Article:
By Cian Molloy - 27 March, 2017
Our faith has a lot to say about the nihilism and despair of a throwaway culture that has driven young people to self-destruction. Our Church’s teachings would seriously question such a limited view of individual rights that would dispute the equality of life of a mother and her unborn baby.
If the fundamental convictions of our faith are not permitted to influence public debate, it would impoverish both our faith and society in general, Archbishop Eamon Martin of Armagh said at the inaugural conference of the Iona Institute Northern Ireland.
The Primate of All Ireland was asked to give the keynote speech at the conference at St Brigid’s Parish Hall in Belfast, which marked the Dublin-based Catholic advocacy group’s expansion north of the border.
The archbishop spoke on the topic ‘The importance of speaking in the public square’, with a speech that he said was much inspired by Chapter 17 of the Acts of the Apostles, where St Paul speaks in the agora – the open public space – of ancient Athens.
When Catholics speak with the conviction and compassion of their faith in the public sphere today, in politics, in the media, or in entertainment, they often receive a similar reaction to that received by St Paul, said Dr Martin. “Some will mock us; some will want to hear more; others will believe and change their lives to join the flock of Jesus Christ,” he said.
Whatever the reaction, the Archbishop said: “We do not enter the public square simply to win arguments through the clever use of reasoning and debate. When we speak, we draw upon both reason and faith and upon an integral vision of the dignity and vocation of the human person linked to the common good.
“We seek to present in public discourse ‘a coherent ethic of life’, based on natural law, which includes, for example, our teaching about the sacredness of human life and the dignity of the person, about the centrality of the family, about solidarity and the need for a fair distribution of goods in the world. Our vision is of a society marked by a culture of justice and care for all, especially the most vulnerable.”
As an example of the type of worthwhile intervention that Catholics can make in public life, the Archbishop cited the questions and issues published by the Northern Ireland bishops to help people decide how to vote in the forthcoming Assembly elections.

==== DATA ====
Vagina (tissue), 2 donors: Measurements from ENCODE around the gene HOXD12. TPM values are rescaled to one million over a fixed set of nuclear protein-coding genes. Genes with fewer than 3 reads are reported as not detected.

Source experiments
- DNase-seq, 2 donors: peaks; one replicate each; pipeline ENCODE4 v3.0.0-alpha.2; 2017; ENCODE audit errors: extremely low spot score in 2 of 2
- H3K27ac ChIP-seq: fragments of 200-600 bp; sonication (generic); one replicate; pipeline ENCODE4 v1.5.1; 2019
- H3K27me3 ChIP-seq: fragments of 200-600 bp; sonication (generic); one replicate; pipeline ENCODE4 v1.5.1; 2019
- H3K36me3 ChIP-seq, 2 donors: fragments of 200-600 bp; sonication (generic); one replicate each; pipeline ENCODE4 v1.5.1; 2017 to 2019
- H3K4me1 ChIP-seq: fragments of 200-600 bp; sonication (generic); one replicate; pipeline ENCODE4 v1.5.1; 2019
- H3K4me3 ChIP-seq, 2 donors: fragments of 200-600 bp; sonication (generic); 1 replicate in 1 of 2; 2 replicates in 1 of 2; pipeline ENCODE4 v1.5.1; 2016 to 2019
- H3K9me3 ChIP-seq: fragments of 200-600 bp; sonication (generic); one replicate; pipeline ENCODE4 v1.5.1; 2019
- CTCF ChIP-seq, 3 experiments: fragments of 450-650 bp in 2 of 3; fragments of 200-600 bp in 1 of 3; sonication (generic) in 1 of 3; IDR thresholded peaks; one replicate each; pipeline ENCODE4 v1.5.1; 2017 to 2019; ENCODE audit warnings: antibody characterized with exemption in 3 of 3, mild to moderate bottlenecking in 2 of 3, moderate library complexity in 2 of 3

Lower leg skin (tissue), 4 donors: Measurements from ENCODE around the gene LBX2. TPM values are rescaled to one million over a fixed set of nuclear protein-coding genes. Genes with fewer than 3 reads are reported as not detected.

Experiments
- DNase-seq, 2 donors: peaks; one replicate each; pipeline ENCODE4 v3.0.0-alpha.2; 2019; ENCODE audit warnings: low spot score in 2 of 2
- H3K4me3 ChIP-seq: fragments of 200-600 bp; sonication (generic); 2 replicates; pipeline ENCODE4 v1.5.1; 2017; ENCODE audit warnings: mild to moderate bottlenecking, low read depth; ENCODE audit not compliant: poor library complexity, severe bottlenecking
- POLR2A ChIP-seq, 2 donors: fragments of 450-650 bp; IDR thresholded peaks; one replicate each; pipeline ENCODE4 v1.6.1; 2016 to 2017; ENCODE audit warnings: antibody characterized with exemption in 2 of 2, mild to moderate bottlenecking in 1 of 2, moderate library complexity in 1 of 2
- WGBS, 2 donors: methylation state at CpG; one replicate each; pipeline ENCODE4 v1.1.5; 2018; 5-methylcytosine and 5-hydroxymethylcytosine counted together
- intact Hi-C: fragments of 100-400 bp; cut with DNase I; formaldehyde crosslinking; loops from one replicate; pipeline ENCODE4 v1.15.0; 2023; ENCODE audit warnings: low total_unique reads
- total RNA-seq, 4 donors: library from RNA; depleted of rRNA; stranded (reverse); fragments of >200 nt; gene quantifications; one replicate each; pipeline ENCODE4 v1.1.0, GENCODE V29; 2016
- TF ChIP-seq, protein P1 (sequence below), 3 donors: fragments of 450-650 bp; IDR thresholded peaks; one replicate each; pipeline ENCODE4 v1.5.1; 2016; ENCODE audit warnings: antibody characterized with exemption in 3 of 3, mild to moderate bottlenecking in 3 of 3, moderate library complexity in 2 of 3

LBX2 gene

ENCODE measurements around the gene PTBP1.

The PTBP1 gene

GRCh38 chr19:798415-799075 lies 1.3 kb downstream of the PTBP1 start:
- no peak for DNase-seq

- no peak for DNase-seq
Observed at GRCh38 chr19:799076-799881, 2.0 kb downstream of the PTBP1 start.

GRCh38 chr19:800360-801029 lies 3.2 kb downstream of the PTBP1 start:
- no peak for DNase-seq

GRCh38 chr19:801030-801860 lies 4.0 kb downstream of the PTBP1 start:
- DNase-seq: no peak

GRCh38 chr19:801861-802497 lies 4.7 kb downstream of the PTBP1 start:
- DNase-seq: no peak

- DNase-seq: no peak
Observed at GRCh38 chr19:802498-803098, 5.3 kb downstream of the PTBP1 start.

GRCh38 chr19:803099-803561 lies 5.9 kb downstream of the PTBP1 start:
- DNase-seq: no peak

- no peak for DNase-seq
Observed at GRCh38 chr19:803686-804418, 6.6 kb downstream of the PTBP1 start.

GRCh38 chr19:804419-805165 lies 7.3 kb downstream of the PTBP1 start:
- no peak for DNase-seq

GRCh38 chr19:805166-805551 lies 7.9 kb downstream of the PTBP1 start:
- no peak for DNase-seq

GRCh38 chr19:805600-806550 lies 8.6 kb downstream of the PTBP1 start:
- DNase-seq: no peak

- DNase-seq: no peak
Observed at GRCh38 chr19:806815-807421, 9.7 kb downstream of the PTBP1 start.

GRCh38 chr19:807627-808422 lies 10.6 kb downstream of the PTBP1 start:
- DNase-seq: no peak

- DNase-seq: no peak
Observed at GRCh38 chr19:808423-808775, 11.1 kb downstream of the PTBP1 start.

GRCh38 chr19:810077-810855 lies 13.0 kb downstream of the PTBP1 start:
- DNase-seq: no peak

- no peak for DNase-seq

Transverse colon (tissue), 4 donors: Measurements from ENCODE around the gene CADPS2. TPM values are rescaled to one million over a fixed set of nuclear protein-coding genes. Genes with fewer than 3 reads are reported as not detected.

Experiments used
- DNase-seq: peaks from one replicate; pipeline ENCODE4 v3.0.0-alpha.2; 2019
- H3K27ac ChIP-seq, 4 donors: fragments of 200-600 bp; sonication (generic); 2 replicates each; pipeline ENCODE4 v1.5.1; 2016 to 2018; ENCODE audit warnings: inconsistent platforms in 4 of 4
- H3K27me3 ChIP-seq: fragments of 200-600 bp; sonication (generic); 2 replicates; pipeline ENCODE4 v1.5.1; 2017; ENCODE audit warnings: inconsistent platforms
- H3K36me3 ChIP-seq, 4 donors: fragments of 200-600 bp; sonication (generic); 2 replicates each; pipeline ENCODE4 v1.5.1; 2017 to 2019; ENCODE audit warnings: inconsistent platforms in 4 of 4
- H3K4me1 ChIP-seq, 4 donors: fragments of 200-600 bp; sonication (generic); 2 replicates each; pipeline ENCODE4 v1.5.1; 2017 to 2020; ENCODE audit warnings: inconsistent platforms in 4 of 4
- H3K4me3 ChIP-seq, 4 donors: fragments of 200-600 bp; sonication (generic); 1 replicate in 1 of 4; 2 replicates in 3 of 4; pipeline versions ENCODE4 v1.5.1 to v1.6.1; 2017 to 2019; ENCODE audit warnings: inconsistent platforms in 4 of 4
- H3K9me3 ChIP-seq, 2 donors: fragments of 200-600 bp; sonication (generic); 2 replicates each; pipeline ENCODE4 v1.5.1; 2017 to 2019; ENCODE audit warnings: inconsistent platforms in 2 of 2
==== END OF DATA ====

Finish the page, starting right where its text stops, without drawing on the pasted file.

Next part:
The issues raised include: the growing levels of child poverty in Northern Ireland and the growing gap between rich and poor; the need to protect the right to life of unborn children and of adults with life-limiting disabilities; the right of parents to choose faith schools; the scandal of human trafficking; and recognition of the natural institution of marriage between one man and one woman as the fundamental building block of society.
Archbishop Martin acknowledged that for many people of faith it is difficult for them to be “intentional disciples” and that they may not be able “to courageously speak from the conviction of a deep personal encounter and relationship with the Risen Lord.
“A lot of Catholics, as members of society, find themselves easily drawn to support the liberal democratic culture and politics of the State,” the primate said. “The politicians Catholics vote for, the media stories we like to read are not unlike those that the majority of people in the public square seem to want or support. Catholics, precisely as Catholics, need to allow their faith to influence their participation in society and the State.
“That is why we need opportunities to meet like-minded Catholics and Christians who have begun to question the superficiality of much of what surrounds us. Our faith has a lot to say about the nihilism and despair of a throwaway culture that has driven young people to self-destruction.
“Our Church’s teachings would seriously question such a limited view of individual rights that would dispute the equality of life of a mother and her unborn baby. The work of the Iona Institute and others is therefore to be valued, as it helps to form and connect intentional disciples, and provide forums such as this for committed people of faith to develop the vocabulary of conversation and dialogue in the great public square debates.”